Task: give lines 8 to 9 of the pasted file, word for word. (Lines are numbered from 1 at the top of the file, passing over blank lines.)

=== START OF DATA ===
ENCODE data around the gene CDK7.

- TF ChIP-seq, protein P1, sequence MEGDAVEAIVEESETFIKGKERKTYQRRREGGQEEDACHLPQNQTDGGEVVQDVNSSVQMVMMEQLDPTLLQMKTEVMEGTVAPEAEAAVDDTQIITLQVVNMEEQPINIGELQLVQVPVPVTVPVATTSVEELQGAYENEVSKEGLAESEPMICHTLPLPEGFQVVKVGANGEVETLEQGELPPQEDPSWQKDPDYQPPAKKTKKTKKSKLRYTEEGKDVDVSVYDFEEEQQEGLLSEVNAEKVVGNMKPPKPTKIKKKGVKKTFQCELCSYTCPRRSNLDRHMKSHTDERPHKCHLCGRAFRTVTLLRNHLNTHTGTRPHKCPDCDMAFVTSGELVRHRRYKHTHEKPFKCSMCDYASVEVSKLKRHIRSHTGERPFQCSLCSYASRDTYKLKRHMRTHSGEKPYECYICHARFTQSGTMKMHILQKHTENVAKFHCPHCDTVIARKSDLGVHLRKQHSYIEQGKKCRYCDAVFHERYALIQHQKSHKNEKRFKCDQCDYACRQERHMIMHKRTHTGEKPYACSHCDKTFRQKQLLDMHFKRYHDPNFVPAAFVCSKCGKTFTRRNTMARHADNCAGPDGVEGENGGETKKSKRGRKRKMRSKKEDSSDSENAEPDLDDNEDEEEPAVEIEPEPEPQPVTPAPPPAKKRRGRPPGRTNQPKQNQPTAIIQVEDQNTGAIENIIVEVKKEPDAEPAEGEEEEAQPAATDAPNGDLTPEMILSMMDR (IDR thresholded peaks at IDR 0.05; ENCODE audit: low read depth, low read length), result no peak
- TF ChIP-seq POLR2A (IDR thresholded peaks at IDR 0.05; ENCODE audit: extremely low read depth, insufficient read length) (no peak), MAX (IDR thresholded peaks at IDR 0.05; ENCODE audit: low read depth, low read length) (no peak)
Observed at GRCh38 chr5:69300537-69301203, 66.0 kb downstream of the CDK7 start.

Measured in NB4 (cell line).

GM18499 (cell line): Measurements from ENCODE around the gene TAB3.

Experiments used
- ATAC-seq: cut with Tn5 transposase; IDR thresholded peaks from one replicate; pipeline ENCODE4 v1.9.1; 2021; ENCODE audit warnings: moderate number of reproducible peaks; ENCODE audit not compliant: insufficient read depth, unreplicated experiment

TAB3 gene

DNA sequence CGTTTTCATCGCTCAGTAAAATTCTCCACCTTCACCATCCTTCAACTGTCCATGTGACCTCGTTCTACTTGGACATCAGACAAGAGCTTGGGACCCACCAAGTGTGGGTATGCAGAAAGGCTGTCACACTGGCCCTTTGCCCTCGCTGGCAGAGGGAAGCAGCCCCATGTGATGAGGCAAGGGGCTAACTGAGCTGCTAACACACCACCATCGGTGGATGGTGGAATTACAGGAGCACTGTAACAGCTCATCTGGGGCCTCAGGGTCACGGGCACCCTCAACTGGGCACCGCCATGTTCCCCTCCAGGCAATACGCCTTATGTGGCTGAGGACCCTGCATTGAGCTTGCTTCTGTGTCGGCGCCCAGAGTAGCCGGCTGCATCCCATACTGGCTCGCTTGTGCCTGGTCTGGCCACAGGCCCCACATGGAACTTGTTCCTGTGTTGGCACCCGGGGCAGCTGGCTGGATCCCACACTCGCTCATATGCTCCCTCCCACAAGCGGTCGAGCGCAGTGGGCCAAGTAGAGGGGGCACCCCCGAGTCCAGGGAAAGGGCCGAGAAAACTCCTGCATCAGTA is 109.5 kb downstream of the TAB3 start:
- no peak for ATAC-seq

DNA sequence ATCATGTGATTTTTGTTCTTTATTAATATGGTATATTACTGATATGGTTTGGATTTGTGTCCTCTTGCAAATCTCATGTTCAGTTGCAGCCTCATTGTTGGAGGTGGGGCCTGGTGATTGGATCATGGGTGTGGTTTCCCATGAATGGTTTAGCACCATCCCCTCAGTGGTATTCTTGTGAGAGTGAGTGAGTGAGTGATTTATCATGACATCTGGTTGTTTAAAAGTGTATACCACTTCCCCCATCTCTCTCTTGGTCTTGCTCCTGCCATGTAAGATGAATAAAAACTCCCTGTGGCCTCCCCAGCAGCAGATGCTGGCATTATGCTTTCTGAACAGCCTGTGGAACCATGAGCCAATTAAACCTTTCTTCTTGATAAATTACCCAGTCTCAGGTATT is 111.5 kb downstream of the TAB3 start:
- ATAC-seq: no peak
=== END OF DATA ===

- ATAC-seq: cut with Tn5 transposase; IDR thresholded peaks from one replicate; pipeline ENCODE4 v1.9.1; 2021; ENCODE audit warnings: moderate number of reproducible peaks; ENCODE audit not compliant: insufficient read depth, unreplicated experiment

TAB3 gene